Pinpoint tracking: e-registration stops fraudulent returns without comprising consumer privacy
Manufacturers and retailers have long sought a method of tracking products through their lifecycles—to ensure only authorized returns and in-warranty work—without infringing on consumer privacy concerns. One company finally offers the technology to do just that.
Retailers and National Retail Federation estimated that fraudulent returns (including returns with stolen receipts and returns of used merchandise) were expected to hit $3.7 billion during the 2007 holiday season. And a study released last month by Accenture reported that the electronics industry alone experiences product returns (legitimate and otherwise) of approximately $14 billion a year.
Given these numbers, it is important for manufacturers and retailers to be able to track their products through their lifecycles to ensure only authorized returns and in-warranty work, but to be able to do so without infringing on consumer privacy concerns.
One company offers the technology to do that. SIRAS offers an electronic registration system designed to track merchandise to the item level. It tracks product data only—not consumer data—at the point of sale or via pre-registration, as a means to control and prevent fraudulent returns, as well as to validate warranties.
The technology uses a combination of the UPC and serial number to establish a "unique fingerprint" from each product. When the product is scanned (via POS system or pre-registration), pertinent information is appended to the transaction and sent to a centralized database maintained by SIRAS. Information includes: UPC, serial number, store number, date, transaction number, etc.
If a product is returned to the retailer, information on when and where the product was purchased is pulled from the database. The retailer can then decide if it is still eligible for return and/or under warranty.
"If a customer wants to return a product to the manufacturer for warranty work, the manufacturer can key in the serial number," adds Peter Junger, president of SIRAS. "This bounces off our database and immediately populates the manufacturer's screen with the date the product was purchased, which retailer, and if the product is still under warranty."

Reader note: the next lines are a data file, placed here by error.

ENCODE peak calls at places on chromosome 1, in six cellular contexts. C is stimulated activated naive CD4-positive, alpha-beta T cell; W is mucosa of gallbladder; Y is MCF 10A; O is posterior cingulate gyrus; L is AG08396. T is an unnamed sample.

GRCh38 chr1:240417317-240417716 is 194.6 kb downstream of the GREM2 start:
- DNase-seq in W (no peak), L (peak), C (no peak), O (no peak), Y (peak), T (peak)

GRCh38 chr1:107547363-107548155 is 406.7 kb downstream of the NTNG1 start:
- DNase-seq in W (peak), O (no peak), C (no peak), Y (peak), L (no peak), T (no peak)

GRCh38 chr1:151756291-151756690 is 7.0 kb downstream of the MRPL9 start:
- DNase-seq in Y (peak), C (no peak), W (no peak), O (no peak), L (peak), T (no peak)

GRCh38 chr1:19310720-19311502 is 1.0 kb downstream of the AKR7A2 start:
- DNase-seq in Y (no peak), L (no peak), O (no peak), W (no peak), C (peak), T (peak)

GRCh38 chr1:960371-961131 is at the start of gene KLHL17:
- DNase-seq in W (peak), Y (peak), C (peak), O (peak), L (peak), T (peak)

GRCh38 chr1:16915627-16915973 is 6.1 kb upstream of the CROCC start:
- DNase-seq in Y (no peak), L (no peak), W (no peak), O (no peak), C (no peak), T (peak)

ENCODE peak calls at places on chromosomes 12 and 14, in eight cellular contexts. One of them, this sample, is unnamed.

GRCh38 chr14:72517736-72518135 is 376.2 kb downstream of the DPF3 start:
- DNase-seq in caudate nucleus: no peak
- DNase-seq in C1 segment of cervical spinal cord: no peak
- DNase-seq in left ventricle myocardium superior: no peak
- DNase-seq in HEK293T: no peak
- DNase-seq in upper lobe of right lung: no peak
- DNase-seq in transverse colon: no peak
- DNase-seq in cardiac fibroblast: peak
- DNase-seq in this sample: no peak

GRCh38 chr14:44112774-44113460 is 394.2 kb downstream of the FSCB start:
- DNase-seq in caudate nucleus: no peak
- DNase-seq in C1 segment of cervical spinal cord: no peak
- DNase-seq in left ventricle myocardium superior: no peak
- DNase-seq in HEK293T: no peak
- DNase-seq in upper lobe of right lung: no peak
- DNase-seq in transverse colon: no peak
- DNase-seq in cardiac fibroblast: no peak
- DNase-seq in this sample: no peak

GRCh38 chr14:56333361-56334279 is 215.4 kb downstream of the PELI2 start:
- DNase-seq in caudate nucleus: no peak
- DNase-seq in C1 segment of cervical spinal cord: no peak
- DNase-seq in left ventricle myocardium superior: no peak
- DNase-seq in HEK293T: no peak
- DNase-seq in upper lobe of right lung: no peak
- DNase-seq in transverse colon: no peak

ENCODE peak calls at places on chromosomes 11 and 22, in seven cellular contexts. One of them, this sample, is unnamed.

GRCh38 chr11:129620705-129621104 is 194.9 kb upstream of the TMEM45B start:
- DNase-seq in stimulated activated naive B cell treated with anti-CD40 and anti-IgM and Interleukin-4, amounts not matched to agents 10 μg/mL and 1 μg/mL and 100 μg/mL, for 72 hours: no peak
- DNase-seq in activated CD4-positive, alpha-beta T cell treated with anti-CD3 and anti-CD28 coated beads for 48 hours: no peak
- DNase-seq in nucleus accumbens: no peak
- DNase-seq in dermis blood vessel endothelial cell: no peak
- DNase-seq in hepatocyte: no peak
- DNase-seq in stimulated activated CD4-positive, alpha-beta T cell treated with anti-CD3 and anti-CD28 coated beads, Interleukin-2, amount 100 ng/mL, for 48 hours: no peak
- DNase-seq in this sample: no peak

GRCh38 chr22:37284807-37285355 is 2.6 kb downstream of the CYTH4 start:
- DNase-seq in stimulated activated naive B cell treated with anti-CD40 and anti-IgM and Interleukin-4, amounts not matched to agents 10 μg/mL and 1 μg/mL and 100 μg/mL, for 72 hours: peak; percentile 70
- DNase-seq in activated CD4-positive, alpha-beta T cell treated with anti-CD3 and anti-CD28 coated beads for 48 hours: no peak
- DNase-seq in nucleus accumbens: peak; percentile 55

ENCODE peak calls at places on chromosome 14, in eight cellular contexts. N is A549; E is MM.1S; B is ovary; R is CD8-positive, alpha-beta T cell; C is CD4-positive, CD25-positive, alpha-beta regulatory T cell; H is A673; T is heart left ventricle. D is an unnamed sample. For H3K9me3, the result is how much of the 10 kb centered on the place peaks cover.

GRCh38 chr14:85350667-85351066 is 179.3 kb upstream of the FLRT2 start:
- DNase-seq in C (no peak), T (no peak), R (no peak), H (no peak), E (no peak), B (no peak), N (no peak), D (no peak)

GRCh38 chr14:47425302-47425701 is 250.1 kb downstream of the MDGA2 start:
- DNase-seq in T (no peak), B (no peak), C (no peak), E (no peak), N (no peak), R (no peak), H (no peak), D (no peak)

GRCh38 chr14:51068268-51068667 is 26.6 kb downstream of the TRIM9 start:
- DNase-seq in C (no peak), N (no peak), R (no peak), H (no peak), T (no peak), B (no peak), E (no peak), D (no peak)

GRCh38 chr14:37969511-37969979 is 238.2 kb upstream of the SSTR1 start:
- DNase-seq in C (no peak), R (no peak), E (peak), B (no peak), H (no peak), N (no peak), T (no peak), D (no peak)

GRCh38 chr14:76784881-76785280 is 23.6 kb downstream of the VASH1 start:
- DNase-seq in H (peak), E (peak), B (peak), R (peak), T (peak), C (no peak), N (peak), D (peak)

Overall, the technology prevents fraudulent and unwarranted returns, simplifies returns reconciliation, prevents cross-retailer returns, avoids free trade-ups to newer technology, and validates warranty entitlement. And, since the system identifies only the product, it provides full anonymity to customers.
Major retail customers include Wal-Mart, Target, and Kmart. Some major manufacturing customers include Brother, Electrolux/Eureka, GE, HP, Magnavox, Panasonic, Philips, RCA, and Schwinn.
"Through SIRAS, Philips has found the first new and effective uniform returns management technology," states Tony Sciarrotta, director of product returns for Philips. "Philips and our retailers have access to factual data pertaining to return and warranty/repair policies to help enforce established policies." According to Sciarrotta, the consistent data that is available determines the appropriate disposition of products which are presented for return or repair. "Additionally, the same database information supports call center and warranty service management, while reducing costs associated with handling returns," he adds.
While SIRAS and the retailers are responsible for most of the daily activity, manufacturers who use SIRAS must initially meet some basic requirements, as outlined in SIRAS's certification document. "This contains serial number format, barcode, and label specifications that manufacturers will need to be in compliance with when they use SIRAS," explains Junger. "For example, the serial number needs to be located near the UPC barcode. In addition, print quality is important, to eliminate the need for multiple scans at the POS system."
While SIRAS utilizes barcode technology today, Junger notes that: "When RFID is ready for 'prime time,' SIRAS will be able to make the transition seamlessly from barcode to RFID."
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Annual Salary Survey
Before the calendar turned, 2016 already had the makings of a pivotal year for manufacturing, and for the world.
There were the big events for the year, including the United States as Partner Country at Hannover Messe in April and the 2016 International Manufacturing Technology Show in Chicago in September. There's also the matter of the U.S. presidential elections in November, which promise to shape policy in manufacturing for years to come.
But the year started with global economic turmoil, as a slowdown in Chinese manufacturing triggered a worldwide stock hiccup that sent values plummeting. The continued plunge in world oil prices has resulted in a slowdown in exploration and, by extension, the manufacture of exploration equipment.
Read more: 2015 Salary Survey